“Just because someone chooses to leave, that doesn’t mean they didn’t wanna be here with you. It means they had a hard time of things.”
From the opening scene, to the last moments of an instrumental Skinny Love, Jim Cummings proves himself to be a competent full-scale director, writer, and actor who has largely fallen by the wayside in a year where the role of fathers shone through. From Eighth Grade to Blockers to Custody, we’ve seen the good, the bad, and the ugly (respectively): and now, with Thunder Road, we have an image on par with the matriarchal powerhouse performance of Charlize Theron in Tully or Carey Mulligan in Wildlife in the soft corners of the father figure we all deserve to admire.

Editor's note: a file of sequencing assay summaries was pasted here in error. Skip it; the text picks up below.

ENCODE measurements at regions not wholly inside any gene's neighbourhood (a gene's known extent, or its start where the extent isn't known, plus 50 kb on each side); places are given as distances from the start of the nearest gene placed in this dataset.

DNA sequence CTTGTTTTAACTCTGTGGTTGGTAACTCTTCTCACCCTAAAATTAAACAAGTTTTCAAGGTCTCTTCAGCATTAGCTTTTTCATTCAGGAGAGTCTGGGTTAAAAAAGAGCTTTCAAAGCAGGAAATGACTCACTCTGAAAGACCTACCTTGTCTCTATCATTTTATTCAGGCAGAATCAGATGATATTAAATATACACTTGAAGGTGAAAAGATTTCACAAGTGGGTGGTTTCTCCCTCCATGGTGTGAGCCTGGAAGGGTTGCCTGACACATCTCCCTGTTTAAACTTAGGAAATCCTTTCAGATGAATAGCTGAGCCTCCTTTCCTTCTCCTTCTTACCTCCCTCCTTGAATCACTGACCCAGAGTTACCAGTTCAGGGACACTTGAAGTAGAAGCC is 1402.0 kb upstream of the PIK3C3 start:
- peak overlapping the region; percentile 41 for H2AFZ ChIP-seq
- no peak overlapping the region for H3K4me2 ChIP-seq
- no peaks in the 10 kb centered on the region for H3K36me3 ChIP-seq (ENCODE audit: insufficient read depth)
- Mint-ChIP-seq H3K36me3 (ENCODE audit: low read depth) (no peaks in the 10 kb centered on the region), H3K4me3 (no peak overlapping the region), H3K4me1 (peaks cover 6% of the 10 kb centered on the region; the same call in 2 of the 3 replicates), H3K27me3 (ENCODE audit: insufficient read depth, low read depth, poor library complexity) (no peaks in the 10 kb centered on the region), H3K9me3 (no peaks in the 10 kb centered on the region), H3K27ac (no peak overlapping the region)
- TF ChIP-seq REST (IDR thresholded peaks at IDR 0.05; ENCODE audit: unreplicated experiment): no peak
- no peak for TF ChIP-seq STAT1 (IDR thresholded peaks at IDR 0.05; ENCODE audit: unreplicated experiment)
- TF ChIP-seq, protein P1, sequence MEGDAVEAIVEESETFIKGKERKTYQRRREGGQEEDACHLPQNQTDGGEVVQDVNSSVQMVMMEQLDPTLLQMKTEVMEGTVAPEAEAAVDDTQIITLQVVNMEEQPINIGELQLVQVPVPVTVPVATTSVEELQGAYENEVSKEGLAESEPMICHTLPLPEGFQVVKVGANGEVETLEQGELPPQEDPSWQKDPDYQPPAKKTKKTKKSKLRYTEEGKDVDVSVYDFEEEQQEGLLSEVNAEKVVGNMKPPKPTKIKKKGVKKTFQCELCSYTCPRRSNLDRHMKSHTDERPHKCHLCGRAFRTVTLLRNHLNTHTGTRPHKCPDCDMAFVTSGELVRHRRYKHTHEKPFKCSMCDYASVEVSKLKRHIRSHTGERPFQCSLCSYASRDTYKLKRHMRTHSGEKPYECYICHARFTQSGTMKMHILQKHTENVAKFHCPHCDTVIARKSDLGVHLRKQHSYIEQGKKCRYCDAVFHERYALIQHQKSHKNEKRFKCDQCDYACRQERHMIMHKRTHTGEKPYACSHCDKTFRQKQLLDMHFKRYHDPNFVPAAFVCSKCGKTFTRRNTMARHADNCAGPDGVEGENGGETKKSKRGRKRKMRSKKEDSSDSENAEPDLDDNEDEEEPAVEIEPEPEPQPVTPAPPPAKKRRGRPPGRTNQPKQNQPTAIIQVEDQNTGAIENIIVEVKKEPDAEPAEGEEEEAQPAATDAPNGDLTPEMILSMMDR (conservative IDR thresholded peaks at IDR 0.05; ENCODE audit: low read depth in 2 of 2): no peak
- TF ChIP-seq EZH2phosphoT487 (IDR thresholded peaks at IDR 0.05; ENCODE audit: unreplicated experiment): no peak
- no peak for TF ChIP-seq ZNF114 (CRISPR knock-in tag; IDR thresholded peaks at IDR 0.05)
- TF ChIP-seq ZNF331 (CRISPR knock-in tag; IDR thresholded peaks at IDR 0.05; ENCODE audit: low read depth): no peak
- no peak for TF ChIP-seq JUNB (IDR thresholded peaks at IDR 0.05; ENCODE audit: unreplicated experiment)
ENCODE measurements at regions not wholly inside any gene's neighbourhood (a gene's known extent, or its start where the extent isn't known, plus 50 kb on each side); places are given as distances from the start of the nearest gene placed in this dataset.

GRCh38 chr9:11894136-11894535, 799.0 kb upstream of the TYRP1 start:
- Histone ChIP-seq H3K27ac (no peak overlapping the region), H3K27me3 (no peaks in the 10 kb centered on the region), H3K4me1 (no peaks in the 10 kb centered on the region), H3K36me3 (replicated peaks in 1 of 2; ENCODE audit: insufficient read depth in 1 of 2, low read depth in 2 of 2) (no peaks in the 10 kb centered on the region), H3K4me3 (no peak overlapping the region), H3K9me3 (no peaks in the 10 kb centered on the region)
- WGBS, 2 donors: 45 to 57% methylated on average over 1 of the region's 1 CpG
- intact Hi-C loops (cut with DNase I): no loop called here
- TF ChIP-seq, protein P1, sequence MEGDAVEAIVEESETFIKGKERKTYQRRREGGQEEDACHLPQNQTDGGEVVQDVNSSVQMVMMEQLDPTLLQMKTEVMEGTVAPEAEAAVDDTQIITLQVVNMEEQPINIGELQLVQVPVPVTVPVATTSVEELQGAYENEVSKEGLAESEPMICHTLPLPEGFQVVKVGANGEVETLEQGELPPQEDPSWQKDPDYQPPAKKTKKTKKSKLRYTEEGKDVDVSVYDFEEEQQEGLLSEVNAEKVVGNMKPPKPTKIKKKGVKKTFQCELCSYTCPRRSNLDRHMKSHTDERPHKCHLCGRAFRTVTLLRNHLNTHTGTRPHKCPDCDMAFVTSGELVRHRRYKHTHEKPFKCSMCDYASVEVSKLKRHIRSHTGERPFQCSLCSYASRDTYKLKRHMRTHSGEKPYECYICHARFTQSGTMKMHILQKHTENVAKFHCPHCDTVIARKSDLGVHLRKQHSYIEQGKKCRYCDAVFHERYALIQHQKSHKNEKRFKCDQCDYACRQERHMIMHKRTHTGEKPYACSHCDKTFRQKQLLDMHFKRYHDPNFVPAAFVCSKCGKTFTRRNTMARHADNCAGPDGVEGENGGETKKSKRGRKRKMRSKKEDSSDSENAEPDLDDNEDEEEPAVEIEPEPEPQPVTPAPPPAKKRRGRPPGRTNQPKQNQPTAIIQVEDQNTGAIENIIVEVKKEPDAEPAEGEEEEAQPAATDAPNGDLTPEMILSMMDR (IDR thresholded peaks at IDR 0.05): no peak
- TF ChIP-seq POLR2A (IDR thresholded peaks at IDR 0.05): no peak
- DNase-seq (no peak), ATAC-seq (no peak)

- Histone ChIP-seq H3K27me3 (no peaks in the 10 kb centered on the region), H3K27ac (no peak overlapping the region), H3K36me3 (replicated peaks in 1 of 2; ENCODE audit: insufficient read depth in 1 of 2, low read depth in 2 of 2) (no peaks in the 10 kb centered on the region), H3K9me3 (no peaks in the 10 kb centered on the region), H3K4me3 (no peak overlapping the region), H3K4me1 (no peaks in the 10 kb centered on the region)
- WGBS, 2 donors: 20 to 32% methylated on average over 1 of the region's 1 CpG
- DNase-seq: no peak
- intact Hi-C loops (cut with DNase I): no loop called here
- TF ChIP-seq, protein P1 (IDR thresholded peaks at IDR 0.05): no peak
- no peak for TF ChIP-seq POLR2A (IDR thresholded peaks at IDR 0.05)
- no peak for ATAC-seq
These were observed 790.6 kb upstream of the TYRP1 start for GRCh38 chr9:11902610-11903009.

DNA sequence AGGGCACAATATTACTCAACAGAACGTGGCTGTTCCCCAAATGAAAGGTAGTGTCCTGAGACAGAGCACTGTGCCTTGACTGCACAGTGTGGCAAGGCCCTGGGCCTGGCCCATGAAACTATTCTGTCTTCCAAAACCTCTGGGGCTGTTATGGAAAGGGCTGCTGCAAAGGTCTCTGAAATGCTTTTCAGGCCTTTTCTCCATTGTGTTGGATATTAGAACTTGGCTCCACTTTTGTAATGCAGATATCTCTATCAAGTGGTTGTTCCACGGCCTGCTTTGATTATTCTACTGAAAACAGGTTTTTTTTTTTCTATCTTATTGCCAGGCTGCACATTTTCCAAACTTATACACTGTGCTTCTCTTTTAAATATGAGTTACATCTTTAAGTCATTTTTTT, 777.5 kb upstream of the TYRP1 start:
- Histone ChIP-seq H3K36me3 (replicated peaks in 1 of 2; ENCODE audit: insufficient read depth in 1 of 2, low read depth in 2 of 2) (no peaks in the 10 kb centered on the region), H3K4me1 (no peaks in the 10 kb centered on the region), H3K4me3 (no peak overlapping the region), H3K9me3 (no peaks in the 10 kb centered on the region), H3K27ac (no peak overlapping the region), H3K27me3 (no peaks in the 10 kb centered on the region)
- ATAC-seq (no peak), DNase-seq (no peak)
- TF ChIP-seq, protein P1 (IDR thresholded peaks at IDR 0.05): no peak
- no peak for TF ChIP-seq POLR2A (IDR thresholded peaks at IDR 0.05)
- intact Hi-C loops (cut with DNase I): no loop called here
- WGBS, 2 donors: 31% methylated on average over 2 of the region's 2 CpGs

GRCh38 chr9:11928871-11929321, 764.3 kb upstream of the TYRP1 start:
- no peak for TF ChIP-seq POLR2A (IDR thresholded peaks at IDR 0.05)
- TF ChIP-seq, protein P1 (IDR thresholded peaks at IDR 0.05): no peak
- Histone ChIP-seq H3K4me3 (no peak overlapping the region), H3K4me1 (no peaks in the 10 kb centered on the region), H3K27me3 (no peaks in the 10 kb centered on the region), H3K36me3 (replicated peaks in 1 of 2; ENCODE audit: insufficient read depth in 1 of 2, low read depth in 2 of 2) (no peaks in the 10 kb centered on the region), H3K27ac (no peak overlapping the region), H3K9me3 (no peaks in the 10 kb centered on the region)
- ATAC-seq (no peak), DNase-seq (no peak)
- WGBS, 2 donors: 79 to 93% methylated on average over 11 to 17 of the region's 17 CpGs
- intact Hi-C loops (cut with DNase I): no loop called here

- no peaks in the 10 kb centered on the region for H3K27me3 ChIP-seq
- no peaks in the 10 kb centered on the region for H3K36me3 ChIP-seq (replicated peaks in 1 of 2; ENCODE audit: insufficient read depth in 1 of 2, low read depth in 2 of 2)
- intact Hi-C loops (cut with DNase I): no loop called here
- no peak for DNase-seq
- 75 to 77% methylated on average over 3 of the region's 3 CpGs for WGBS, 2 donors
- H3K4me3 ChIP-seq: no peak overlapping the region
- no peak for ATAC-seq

A truly brilliant and incandescent work about a psychologically unsuitable human being who overcomes his mental and material problems with the poise of a hero in disguise. A comedy with profound moments of grief that walks circles around the sentimental Hollywood box office drivel that adds nothing to the psychological experience of thinking through films and being changed for the better. Emotionally rich and unapologetic, Thunder Road delivers one of the finest struggles in view of the fatherhood model for raising a girl in fourth grade and in a year where Bo Burnham does the same for girls in middle school.
A remarkable achievement that South By Southwest was right to acknowledge. I look forward to what Cummings has next.